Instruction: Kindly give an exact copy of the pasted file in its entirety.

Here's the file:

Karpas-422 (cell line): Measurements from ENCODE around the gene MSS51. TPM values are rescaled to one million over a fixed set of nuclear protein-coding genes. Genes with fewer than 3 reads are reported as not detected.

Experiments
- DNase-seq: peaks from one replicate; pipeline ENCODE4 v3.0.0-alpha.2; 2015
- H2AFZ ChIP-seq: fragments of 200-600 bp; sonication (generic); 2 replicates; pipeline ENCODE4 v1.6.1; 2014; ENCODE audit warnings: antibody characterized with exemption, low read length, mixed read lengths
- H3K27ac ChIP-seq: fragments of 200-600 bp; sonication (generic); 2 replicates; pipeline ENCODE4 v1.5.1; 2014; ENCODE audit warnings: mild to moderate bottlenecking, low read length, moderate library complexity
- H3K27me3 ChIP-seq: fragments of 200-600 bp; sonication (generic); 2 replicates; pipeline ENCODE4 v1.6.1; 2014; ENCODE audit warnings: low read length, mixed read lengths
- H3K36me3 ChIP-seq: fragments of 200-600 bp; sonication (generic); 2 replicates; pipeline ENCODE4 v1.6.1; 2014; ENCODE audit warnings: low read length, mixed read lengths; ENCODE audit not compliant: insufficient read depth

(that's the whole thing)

Karpas-422 (cell line): Measurements from ENCODE around the gene MSS51. TPM values are rescaled to one million over a fixed set of nuclear protein-coding genes. Genes with fewer than 3 reads are reported as not detected.

Experiments
- DNase-seq: peaks from one replicate; pipeline ENCODE4 v3.0.0-alpha.2; 2015
- H2AFZ ChIP-seq: fragments of 200-600 bp; sonication (generic); 2 replicates; pipeline ENCODE4 v1.6.1; 2014; ENCODE audit warnings: antibody characterized with exemption, low read length, mixed read lengths
- H3K27ac ChIP-seq: fragments of 200-600 bp; sonication (generic); 2 replicates; pipeline ENCODE4 v1.5.1; 2014; ENCODE audit warnings: mild to moderate bottlenecking, low read length, moderate library complexity
- H3K27me3 ChIP-seq: fragments of 200-600 bp; sonication (generic); 2 replicates; pipeline ENCODE4 v1.6.1; 2014; ENCODE audit warnings: low read length, mixed read lengths
- H3K36me3 ChIP-seq: fragments of 200-600 bp; sonication (generic); 2 replicates; pipeline ENCODE4 v1.6.1; 2014; ENCODE audit warnings: low read length, mixed read lengths; ENCODE audit not compliant: insufficient read depth